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  • Cynthia M. Johnson, MA
Publication Type:




Histoplasmosis is a fungal infection. It usually affects the lungs. It ranges from mild to severe. People with severe or long lasting symptoms need treatment.


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Histoplasmosis is caused by a certain fungus. It is found in soil contaminated with bat or bird droppings. The fungus gets into the air when the soil gets disturbed. People can get infected when they inhale the fungus.

Risk Factors

Histoplasmosis is more common in people who are:

  • Are older
  • Have certain health problems
  • Have a weak immune system

Other things that may raise the risk are:

  • Exposure to soil with bird or bat droppings
  • Living in or traveling to places where the fungus is more common, such as:
    • Mississippi, Ohio, Kentucky, Illinois
    • Indiana, Missouri, or Tennessee
    • Southeast Asia, Africa, or Eastern Canada
    • Mexico, Central or South America


Histoplasmosis often does not cause symptoms. When symptoms happen, they may be:

  • Fever, sweats, or chills
  • Feeling weak or tired
  • Achy muscles and joints
  • Headaches
  • Lack of hunger
  • Weight loss
  • Problems breathing
  • Chest pain
  • Cough
  • Mouth sores
  • Belly pain
  • Diarrhea
  • Changes in behavior
  • Vision problems


The doctor will ask about symptoms and health history. A physical exam will be done.

Tests will be done to look for signs of the fungus. These may be:

  • Urine tests
  • Blood tests and culture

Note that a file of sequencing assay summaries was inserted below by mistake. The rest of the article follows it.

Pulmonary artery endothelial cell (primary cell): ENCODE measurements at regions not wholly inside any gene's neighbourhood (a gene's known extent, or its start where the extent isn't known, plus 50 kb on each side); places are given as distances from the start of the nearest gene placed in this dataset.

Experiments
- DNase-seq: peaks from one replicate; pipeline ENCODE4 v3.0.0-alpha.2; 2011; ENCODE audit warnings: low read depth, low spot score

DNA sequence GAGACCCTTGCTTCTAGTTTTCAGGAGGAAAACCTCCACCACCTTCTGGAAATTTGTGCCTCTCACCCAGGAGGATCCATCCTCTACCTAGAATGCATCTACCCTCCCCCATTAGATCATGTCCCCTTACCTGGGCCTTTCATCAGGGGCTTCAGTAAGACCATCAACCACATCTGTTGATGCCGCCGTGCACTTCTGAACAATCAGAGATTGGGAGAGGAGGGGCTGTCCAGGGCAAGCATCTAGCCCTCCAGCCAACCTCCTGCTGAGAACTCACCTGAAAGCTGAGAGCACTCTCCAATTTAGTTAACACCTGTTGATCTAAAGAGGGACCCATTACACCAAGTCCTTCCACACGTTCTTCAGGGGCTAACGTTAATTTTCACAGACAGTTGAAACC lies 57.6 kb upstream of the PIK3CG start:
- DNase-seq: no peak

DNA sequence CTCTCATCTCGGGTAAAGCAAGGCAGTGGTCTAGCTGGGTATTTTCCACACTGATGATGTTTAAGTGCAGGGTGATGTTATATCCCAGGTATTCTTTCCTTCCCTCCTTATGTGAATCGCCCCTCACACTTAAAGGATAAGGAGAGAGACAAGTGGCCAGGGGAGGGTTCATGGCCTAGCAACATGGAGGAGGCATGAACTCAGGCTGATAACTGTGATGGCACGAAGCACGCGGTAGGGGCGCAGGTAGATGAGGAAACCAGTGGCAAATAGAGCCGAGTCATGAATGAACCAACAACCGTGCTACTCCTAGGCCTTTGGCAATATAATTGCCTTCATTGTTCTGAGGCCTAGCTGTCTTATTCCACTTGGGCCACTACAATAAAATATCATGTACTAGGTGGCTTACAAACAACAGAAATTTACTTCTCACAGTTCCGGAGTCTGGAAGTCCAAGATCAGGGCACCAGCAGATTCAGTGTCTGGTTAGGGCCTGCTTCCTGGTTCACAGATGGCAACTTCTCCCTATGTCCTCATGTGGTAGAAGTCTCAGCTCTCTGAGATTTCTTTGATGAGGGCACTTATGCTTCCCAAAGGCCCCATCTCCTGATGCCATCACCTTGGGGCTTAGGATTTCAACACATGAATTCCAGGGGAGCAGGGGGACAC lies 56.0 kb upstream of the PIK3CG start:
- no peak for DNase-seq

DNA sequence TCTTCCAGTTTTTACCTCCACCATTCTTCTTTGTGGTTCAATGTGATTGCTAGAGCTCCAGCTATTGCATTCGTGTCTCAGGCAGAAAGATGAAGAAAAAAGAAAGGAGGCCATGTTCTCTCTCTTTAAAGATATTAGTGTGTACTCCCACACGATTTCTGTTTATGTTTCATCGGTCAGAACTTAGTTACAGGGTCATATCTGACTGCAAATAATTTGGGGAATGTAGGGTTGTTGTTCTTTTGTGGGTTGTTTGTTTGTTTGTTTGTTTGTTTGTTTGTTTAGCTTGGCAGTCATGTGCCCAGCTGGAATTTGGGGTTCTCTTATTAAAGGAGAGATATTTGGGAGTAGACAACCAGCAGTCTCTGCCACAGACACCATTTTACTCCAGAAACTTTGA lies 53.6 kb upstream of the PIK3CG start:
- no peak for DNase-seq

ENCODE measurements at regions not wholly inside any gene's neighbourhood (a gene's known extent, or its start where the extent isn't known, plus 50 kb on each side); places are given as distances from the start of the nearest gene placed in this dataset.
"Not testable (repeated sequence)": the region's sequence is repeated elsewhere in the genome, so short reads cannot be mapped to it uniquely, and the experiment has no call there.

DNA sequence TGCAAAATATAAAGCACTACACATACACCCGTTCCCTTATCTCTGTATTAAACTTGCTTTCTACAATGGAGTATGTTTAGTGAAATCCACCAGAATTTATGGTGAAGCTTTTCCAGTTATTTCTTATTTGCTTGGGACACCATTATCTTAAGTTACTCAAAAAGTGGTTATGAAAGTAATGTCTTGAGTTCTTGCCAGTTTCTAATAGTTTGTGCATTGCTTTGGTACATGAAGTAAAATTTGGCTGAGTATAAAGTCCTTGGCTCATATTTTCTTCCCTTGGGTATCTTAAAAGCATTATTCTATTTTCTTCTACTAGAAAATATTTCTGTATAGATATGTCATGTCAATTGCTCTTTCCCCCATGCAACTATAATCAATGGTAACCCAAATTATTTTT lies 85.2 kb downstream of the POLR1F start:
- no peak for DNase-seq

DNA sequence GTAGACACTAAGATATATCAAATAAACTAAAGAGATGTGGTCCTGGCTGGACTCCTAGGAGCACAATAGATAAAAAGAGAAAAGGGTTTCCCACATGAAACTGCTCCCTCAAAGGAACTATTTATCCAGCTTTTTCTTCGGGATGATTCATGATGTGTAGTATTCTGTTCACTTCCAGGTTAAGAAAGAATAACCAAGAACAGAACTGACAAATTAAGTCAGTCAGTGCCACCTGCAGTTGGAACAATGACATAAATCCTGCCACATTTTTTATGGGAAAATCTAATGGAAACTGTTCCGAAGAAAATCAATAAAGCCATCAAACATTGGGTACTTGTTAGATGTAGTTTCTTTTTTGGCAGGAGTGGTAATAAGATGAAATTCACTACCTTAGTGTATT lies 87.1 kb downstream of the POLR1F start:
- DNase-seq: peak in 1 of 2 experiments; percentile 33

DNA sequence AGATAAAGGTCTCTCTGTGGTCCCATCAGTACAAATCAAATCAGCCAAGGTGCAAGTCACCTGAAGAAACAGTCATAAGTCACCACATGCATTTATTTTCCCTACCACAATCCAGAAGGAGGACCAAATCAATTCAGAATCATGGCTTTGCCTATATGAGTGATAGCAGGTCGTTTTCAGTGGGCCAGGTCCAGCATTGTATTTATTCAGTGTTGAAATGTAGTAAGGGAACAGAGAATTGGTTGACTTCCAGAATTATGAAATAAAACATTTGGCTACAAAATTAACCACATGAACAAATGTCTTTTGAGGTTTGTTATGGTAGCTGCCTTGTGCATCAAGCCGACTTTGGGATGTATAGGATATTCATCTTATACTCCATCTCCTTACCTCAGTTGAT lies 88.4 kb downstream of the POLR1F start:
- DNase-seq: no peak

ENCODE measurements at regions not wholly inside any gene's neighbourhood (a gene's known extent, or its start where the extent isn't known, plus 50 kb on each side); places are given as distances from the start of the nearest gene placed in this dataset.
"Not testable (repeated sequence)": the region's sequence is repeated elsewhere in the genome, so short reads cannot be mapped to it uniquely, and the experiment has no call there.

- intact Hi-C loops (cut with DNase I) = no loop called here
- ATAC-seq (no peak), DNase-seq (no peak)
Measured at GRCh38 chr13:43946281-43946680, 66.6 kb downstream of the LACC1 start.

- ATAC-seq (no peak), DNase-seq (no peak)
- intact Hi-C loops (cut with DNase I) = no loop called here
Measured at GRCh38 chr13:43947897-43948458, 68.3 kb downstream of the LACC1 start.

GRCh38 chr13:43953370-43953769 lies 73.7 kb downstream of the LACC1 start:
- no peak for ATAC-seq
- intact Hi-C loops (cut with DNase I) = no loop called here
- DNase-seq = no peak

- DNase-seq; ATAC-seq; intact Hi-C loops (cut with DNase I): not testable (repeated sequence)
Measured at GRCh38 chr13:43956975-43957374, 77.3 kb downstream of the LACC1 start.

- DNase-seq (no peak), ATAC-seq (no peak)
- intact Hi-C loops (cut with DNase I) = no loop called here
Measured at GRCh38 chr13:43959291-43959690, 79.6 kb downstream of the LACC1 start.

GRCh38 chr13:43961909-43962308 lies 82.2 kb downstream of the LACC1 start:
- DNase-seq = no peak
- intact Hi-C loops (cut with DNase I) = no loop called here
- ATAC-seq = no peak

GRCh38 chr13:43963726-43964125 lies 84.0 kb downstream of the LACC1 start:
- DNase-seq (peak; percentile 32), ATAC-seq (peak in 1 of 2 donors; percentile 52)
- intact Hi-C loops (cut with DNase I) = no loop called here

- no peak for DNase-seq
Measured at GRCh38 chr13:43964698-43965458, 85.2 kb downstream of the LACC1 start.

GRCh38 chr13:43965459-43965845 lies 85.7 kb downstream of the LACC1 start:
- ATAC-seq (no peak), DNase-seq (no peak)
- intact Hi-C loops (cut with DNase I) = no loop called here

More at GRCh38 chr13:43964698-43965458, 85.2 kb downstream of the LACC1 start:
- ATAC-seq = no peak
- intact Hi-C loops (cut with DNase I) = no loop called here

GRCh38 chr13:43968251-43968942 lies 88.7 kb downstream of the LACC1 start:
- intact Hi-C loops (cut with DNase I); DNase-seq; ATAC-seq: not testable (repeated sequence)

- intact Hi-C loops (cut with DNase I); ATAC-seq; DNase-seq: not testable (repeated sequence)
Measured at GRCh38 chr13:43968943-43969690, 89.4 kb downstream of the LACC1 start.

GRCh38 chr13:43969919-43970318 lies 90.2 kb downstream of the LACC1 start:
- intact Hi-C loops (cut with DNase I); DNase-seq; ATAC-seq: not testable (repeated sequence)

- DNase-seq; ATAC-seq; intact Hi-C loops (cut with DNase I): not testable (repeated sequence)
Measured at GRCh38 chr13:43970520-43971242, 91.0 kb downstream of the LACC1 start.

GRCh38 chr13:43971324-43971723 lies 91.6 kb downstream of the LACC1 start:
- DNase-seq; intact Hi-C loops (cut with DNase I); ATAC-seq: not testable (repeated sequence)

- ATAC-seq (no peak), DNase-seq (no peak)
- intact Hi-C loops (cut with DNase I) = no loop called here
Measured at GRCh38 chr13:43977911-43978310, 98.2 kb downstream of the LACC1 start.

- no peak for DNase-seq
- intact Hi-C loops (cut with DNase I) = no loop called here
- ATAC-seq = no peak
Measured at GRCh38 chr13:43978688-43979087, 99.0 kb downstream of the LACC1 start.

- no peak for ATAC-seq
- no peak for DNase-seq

• Skin testing
  • Sputum culture
  • A lumbar puncture to test cerebrospinal fluid

Images may be taken. This can be done with:

  • X-rays—to check the lungs and bones
  • CT scan—to check the lung
  • MRI scan—to check the brain and spinal cord


Treatment may not be needed for people who have mild or no symptoms.

In others, antifungal medicine may be given to treat the infection. It may need to be taken for up to a month. It may be used for life in people who have weakened immune systems.

Surgery may be used if growths develop in the lungs.


The risk of histoplasmosis may be lowered by:

  • Using protective masks when near soil, bird, and bat droppings
  • Avoiding areas with bird and bat droppings




  • Azar MM, Hage CA. Clinical perspectives in the diagnosis and management of histoplasmosis. Clin Chest Med. 2017;38(3):403-415.
  • Histoplasmosis. Centers for Disease Control and Prevention website. Available at: https://www.cdc.gov/fungal/diseases/histoplasmosis.
  • Histoplasmosis. EBSCO DynaMed website. Available at: https://www.dynamed.com/condition/histoplasmosis.
  • What is histoplasmosis? American Academy of Family Physicians website. Available at: https://www.aafp.org/afp/2002/1215/p2255.html.


  • David L. Horn, MD, FACP
Last Updated:

This content is reviewed regularly and is updated when new and relevant evidence is made available. This information is neither intended nor implied to be a substitute for professional medical advice. Always seek the advice of your physician or other qualified health provider prior to starting any new treatment or with questions regarding a medical condition.